There was an admirable community effort: Asha de Vos
Marine biologist and Oceanswell Founder Asha de Vos, who was on the scene helping with the operation, shared her thoughts on the matter, shedding some light on the extent of the operation. She shared that the people on the ground had to manage animals that were between 3-5.5-m-long (10-18 feet), weighing at 1,000-3,000 kg, and that they had to turn the animals upright against the crashing waves in order to direct them into the surf and to move them beyond their own height of water.
She stated that despite the challenges, there was an admirable community effort, adding that they were working in darkness. She also expressed her gratitude to the owners of 4×4 vehicles who turned up to help and provide light as there was no real natural light. There was also the aid of jet skis and the manpower that showed up that helped carry out the operation effectively.
She explained that the difficulty was because the whales were stuck in a treadmill, almost, they would be guided past some of the crashing waves, but they were weakening and the waves would push them back. Then the process would start again.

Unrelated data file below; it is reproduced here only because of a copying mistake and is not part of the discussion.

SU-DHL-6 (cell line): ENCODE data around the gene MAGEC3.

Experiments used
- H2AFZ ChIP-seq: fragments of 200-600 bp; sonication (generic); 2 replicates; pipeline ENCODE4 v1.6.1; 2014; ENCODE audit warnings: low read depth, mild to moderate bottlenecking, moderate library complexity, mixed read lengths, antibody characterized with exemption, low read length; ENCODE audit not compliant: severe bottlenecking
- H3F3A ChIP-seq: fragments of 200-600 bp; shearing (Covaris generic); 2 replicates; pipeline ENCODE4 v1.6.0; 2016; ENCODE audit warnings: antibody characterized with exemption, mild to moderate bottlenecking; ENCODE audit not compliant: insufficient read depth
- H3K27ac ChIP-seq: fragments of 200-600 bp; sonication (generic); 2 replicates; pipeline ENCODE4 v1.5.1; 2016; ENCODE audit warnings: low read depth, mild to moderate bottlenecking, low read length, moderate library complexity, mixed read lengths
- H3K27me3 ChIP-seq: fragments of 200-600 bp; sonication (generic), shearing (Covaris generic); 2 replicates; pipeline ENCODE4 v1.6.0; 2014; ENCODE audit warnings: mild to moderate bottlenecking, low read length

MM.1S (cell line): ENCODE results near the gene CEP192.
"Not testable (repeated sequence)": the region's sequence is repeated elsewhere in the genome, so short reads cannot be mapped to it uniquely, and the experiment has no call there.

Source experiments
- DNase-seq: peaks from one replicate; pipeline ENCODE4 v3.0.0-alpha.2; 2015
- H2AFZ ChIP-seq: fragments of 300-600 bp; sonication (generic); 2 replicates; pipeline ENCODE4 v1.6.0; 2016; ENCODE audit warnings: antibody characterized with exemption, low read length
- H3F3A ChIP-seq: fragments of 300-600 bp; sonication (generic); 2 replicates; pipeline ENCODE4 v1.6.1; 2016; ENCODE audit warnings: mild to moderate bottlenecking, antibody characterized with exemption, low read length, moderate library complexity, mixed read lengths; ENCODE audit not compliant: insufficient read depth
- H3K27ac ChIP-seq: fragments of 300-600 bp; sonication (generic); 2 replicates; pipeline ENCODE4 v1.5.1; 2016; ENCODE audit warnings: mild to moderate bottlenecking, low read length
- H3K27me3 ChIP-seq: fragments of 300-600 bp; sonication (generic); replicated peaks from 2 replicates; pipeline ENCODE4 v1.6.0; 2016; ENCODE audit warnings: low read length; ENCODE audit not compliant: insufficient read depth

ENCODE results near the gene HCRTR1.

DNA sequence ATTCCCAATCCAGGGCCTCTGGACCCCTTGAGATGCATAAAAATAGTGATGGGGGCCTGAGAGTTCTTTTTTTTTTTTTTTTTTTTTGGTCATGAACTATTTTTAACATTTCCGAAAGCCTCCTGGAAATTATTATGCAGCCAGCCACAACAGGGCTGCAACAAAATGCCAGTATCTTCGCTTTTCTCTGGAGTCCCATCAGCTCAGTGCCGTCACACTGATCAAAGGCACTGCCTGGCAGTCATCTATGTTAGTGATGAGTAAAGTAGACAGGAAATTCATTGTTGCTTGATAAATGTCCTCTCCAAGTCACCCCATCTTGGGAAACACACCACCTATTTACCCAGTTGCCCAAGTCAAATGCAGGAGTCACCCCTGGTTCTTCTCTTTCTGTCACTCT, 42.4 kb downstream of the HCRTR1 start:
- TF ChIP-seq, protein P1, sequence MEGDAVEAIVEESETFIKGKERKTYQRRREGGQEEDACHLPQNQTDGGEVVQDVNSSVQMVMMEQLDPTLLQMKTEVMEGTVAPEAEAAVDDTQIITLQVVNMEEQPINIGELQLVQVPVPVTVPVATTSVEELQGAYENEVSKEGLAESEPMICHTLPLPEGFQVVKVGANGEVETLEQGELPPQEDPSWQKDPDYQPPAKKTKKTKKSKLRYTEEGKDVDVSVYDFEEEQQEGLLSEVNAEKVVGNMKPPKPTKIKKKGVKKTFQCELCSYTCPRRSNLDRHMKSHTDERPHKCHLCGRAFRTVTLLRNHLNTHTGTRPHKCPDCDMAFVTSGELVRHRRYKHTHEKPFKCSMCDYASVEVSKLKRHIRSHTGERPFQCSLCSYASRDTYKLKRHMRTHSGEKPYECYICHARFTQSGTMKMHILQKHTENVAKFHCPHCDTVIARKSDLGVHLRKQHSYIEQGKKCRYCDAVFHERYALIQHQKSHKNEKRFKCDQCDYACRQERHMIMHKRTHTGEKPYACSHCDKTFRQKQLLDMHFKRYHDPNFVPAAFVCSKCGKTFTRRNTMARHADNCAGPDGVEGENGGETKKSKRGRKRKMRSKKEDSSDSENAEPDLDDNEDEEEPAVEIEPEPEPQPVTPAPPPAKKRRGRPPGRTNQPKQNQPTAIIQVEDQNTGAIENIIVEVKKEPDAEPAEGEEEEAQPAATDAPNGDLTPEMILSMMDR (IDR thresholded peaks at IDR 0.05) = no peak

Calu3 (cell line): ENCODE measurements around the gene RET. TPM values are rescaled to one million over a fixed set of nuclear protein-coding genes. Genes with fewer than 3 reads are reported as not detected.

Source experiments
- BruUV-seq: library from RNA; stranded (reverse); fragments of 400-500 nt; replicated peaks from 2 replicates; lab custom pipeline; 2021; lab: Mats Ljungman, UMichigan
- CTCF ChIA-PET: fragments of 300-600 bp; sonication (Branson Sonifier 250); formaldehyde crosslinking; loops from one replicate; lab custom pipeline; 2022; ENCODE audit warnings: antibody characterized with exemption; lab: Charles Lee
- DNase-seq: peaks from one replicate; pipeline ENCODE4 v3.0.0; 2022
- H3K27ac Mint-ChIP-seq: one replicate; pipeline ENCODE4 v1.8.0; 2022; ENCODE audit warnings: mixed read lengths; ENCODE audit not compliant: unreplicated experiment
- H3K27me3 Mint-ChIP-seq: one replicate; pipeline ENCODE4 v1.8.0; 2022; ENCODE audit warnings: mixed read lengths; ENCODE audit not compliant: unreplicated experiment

If they lie on the beach for more than a few hours, the animals are as good as dead. The weight of their bodies will crush their organs in the absence of the buoyancy of the water. In this case, the animals often need to be euthanized.
However, despite these difficulties, she said that everyone was receptive to the information and were happy to learn. She said that they lost one animal on her watch, and she heard that by morning, there were two others who were found to have been dead.
She stressed that considering the nature of the situation, it was an admirable effort by the people and the authorities, which showed that they really cared about these animals.
Photos: The Pearl Protectors